Gray hair is a natural part of aging, but when it appears prematurely, it can be quite a shock. But what if we could hit the “pause” button at the first sign of a few gray strands? Thanks to scientific advancements, we’ve gained a deeper understanding of the mechanisms of aging. This has sparked researchers to explore methods to slow down and potentially reverse how we age. This raises the question: Are we getting closer to selectively targeting certain signs of aging? Can you reverse gray hair or stop premature graying in its tracks? We investigate.
What Causes Gray Hair?
Gray hair is primarily the result of a loss of pigmentation in our hair follicles. Melanin, the pigment responsible for hair color, is produced by melanocytes within the hair follicles. As we age, these melanocytes begin to produce less melanin, leading to a gradual loss of color.
Genetics and Other Factors
Genetics play a role in this process, accounting for about 30 percent of why our hair turns gray. When graying happens at a younger age, this is often something that runs in families. However, celebrity hairstylist Jay Small, cofounder of the anti-aging hair brand Arey, says lifestyle can also play a big part. “Our research began in 2019 when we learned that scientists have identified only one gene that was associated with going gray, the IRF4 gene,” he explains. “This meant that a majority of why hair turns gray was due to lifestyle, dietary factors, and aging.”
Small says most people assume that going gray is linked primarily to genetics and it turns out that there are many other factors they have control over. “We see it as a message from the body,” he adds. “Early on we were able to identify several vitamin and mineral deficiencies that were associated with hair turning gray. Beyond diet, lifestyle factors like smoking, sun exposure, pollution and exposure to harsh chemicals plays a large role in causing oxidative stress to the body and can impact gray hair.”
Can lifestyle changes help reverse gray hair?
Yes, you can take proactive steps to delay the onset of gray hair or reduce the number of grays you develop, says Beverly Hills, CA hair restoration specialist Dr. Craig Ziering. “Reversing or avoiding certain factors is crucial in addressing premature graying and maintaining healthy hair,” he explains. “Vitamin deficiencies, like B6, B12, D, and E, including biotin, can influence the graying of hair. Additionally, factors that induce oxidative stress, like an unhealthy diet or exposure to radiation or ultraviolet rays, can also contribute to this process. Studies have demonstrated that smoking has a significant impact as well. Furthermore, even practices like hair bleaching, which involve the use of hydrogen peroxide, can potentially affect hair follicles and pigmentation.”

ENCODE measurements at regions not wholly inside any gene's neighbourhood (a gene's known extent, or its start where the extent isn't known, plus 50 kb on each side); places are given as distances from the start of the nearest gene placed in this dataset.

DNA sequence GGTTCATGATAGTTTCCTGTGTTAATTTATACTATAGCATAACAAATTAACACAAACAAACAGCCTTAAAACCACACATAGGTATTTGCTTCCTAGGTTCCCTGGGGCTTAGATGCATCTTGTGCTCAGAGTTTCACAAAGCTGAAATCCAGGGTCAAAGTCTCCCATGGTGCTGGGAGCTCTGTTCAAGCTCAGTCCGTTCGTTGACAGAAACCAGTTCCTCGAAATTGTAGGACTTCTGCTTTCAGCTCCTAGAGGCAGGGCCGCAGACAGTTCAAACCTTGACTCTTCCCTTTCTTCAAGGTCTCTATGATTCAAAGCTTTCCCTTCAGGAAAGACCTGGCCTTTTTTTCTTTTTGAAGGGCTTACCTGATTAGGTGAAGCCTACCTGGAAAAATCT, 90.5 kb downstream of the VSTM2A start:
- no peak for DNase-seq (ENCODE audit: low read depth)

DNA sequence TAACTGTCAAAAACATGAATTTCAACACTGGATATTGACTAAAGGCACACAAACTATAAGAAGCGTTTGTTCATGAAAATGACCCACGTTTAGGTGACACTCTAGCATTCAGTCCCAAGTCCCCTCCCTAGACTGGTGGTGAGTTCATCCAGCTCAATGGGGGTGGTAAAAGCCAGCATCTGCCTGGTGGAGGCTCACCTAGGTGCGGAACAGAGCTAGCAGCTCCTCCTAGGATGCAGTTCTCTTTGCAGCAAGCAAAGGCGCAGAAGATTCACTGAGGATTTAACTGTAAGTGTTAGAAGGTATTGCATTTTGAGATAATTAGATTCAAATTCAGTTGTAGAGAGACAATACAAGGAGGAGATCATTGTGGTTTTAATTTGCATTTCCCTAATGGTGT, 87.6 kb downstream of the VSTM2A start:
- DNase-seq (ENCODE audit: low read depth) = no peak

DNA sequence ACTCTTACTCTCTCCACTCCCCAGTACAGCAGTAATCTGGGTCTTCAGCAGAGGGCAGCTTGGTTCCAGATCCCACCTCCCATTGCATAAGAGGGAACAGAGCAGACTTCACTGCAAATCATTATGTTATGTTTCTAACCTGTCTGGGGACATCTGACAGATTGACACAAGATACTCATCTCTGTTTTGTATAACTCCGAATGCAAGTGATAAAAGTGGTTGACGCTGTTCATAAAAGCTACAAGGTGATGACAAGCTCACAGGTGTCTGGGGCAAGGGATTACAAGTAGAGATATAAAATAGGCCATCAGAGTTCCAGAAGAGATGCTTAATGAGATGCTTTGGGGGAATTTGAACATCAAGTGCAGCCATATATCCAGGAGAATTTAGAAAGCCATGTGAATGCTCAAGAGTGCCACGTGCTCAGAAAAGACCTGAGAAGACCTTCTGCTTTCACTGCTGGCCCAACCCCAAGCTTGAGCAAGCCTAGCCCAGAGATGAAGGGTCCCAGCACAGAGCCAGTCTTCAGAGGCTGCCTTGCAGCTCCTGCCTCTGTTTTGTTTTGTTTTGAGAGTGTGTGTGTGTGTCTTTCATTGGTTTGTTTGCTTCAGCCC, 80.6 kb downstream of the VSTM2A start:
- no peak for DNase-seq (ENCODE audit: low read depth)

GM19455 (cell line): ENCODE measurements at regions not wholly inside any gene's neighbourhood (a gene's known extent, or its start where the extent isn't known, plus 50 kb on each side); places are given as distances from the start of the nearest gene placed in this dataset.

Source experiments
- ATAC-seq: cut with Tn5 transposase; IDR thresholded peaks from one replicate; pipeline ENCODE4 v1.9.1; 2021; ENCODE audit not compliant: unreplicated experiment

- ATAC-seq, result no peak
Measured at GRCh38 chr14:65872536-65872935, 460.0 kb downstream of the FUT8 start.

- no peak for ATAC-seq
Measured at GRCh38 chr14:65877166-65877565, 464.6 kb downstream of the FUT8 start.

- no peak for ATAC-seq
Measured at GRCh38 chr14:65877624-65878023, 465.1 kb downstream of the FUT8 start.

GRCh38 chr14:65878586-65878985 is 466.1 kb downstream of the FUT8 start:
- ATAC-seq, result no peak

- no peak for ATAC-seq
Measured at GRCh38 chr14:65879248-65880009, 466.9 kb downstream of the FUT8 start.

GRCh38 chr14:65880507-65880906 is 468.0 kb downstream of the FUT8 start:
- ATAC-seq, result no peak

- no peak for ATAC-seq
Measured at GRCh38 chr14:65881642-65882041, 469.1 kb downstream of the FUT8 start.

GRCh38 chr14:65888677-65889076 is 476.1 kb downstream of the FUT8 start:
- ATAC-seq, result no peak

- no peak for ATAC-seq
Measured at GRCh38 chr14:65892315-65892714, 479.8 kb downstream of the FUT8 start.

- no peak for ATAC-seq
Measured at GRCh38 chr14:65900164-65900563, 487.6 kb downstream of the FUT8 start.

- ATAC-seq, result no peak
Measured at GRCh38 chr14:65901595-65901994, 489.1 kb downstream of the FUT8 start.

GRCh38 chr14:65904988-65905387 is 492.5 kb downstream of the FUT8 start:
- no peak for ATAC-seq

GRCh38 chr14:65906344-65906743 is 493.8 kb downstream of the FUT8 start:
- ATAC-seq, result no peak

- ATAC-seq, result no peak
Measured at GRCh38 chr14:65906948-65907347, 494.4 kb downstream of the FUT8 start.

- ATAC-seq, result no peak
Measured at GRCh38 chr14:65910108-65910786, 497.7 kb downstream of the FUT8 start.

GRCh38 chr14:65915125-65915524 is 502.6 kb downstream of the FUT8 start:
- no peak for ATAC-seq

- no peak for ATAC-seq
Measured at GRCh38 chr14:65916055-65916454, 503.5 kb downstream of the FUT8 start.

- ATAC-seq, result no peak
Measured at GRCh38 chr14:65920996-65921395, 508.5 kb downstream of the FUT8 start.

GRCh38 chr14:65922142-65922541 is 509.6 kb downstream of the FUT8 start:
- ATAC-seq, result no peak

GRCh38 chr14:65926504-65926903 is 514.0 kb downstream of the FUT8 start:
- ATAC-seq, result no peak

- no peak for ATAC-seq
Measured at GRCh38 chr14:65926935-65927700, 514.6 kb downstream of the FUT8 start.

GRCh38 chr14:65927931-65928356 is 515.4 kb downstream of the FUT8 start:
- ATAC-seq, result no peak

Can hair products help reverse gray hair?
Hair products containing proactive ingredients can help slow down and preserve the depigmentation process, says Small. “Gray hair typically results from a deficiency in the amino acid tyrosine. To maintain and restore hair pigmentation, it’s essential to provide the body with ingredients that enhance melanin production, which tyrosine contributes to,” he says.
According to Small, Arey’s line of hair products includes a peptide that, when absorbed through the scalp, provides the hair follicles with amino acids supporting melanin production. He adds that it’s important to note that repigmenting completely white hair is less likely since these strands usually lack pigment. “However, if a hair strand is gray, supplying the body with what it lacks in the early stages of graying hair can potentially restore pigmentation to those strands.”
Potential Scientific Breakthroughs
Recent scientific advancements offer hope for those looking to address gray hair. Dr. Ziering says an exciting breakthrough lies in stem cells: “Melanocytes stem cells within the hair follicles can potentially be stimulated to produce more pigment and reverse gray hair.”
One promising approach is stem cell therapy, particularly using exosomes, which have the signaling ability to activate stem cells. “This therapy aims to reintroduce pigment-producing cells to hair follicles, potentially offering a long-term solution for reversing gray hair,” adds Dr. Ziering. “Additionally, research is ongoing into plucking hair follicles to isolate and multiply stem cells that can be converted into various cell types, including those responsible for hair color.”
While there’s no treatment available yet, these innovations hold promise for the future of delaying or reversing gray hair. However, we aren’t fully there yet. As Small aptly puts it, “Gray hair, like wrinkles, is a normal sign of aging that we will all experience, but the goal is to help us look great and feel confident as we age.”